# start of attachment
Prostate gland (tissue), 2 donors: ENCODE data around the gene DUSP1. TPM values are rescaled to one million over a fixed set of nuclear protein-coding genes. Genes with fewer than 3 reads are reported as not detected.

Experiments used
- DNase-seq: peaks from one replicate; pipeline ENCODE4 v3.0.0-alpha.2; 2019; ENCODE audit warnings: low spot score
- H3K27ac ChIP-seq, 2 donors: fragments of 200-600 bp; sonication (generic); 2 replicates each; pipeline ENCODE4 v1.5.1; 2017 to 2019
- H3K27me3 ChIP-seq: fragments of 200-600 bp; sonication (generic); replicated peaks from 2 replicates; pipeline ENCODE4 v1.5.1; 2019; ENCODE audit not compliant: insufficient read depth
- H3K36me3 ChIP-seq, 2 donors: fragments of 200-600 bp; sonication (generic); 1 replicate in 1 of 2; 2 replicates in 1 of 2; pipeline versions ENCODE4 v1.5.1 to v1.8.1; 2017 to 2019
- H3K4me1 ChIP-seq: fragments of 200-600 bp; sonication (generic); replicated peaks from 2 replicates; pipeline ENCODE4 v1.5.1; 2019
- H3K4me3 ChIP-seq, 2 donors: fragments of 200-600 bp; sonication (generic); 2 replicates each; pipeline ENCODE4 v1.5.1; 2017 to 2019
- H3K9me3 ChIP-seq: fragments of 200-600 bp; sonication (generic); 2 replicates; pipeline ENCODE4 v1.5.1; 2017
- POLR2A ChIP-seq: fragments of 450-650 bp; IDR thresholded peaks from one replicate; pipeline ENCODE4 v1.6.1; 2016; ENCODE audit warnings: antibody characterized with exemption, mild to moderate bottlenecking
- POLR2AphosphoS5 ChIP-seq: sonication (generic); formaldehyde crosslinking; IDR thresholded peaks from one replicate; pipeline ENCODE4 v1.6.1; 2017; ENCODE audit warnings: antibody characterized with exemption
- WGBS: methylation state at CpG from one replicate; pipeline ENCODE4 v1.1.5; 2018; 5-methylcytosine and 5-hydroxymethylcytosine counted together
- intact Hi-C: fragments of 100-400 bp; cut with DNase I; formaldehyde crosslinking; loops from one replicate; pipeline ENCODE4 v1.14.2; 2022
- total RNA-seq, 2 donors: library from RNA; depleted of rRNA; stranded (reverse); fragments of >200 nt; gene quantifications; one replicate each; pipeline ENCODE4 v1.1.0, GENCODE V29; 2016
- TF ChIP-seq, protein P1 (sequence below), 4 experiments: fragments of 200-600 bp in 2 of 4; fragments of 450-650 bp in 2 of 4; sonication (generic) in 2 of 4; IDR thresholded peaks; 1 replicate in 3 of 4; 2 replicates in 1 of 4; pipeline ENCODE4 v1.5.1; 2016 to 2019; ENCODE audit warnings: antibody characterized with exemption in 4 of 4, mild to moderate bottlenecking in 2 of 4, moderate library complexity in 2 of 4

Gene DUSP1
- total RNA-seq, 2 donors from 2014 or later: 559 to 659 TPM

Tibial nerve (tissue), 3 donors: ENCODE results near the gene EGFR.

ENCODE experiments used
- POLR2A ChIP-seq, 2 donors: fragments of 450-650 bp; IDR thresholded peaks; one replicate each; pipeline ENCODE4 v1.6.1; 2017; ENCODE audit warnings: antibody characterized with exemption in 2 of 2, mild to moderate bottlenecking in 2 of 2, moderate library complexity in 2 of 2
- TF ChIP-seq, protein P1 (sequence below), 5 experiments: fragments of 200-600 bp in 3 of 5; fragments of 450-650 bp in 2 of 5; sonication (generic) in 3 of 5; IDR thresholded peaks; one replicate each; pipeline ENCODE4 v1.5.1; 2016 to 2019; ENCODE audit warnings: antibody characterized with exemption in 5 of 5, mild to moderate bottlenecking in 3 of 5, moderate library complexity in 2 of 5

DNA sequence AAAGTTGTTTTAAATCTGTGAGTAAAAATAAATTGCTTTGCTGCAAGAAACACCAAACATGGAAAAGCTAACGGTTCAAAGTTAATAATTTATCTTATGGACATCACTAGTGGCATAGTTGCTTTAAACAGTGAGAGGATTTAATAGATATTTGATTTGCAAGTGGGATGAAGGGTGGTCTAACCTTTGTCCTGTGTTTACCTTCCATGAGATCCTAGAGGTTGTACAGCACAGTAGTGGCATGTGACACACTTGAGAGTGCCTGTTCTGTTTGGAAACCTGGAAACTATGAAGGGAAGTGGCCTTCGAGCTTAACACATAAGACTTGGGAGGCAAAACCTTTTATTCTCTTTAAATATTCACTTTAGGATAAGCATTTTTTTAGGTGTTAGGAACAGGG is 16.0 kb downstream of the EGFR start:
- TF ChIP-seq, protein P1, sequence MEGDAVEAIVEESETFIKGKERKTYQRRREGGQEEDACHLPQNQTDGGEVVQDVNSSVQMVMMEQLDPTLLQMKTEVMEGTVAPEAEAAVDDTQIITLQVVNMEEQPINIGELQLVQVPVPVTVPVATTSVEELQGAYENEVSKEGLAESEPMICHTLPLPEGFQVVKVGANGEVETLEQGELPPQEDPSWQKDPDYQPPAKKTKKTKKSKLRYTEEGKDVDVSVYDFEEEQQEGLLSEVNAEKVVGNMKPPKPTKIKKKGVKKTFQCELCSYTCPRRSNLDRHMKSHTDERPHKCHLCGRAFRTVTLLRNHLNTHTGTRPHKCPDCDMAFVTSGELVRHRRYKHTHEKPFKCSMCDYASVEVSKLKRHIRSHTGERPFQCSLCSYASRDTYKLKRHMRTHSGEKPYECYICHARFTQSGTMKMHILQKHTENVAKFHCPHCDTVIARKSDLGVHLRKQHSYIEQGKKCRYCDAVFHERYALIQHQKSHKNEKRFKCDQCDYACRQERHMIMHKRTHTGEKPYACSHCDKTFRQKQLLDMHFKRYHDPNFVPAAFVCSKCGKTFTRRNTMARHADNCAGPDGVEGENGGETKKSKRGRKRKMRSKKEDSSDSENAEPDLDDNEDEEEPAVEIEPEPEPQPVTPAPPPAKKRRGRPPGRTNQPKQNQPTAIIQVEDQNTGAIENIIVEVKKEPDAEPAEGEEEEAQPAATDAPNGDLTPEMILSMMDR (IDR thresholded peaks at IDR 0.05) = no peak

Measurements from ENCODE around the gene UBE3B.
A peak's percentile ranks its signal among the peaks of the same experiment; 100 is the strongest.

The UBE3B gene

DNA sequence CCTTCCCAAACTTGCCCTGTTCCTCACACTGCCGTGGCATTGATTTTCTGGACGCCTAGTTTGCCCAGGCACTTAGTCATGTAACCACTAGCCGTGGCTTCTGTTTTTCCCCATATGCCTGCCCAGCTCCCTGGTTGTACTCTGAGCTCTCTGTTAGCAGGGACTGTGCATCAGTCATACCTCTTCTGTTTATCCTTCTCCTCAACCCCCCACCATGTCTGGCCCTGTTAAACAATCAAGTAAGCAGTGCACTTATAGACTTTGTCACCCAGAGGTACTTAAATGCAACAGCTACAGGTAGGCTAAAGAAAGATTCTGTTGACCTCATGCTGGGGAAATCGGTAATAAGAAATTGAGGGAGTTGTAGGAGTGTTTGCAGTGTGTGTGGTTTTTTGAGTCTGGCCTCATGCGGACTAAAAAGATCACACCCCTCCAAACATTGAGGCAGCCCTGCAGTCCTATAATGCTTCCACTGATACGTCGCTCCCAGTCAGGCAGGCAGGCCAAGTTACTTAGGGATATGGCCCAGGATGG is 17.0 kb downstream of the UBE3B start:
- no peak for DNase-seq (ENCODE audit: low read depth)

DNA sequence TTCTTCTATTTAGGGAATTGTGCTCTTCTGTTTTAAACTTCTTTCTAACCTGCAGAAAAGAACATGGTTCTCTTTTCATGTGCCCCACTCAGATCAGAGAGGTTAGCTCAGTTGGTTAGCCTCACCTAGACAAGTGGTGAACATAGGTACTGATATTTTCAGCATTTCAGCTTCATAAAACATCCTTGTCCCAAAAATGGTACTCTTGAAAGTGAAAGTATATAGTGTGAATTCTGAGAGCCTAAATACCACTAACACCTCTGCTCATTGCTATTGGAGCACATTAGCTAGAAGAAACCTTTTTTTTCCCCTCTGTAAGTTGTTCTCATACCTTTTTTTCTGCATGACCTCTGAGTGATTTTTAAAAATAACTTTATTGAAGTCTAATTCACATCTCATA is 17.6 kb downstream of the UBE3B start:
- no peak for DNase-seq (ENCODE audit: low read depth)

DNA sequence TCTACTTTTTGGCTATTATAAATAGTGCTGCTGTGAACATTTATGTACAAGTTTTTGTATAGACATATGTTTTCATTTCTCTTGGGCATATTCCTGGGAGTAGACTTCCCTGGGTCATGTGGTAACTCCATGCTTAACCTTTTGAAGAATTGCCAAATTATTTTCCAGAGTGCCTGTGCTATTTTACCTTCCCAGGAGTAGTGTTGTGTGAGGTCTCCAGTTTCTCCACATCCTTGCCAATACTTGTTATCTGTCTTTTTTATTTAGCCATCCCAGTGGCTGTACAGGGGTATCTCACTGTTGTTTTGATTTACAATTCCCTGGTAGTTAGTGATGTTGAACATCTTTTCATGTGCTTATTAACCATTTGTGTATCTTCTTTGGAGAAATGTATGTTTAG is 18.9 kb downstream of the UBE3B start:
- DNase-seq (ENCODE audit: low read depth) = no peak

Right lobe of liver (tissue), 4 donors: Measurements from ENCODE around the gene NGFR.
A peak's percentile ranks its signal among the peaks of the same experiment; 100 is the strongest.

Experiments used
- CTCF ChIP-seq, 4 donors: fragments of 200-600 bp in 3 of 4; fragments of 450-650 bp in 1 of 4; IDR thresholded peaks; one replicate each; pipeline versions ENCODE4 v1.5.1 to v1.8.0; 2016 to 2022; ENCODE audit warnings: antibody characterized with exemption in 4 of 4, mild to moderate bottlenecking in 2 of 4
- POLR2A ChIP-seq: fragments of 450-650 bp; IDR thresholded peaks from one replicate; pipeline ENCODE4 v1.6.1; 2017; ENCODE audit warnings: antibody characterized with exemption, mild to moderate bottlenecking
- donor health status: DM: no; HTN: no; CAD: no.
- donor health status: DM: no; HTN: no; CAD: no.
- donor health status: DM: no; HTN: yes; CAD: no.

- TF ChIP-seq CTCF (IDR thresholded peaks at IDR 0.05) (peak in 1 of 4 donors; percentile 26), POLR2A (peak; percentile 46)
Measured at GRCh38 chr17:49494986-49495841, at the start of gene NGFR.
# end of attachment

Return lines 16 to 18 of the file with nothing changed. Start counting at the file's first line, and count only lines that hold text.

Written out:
Gene DUSP1
- total RNA-seq, 2 donors from 2014 or later: 559 to 659 TPM

Tibial nerve (tissue), 3 donors: ENCODE results near the gene EGFR.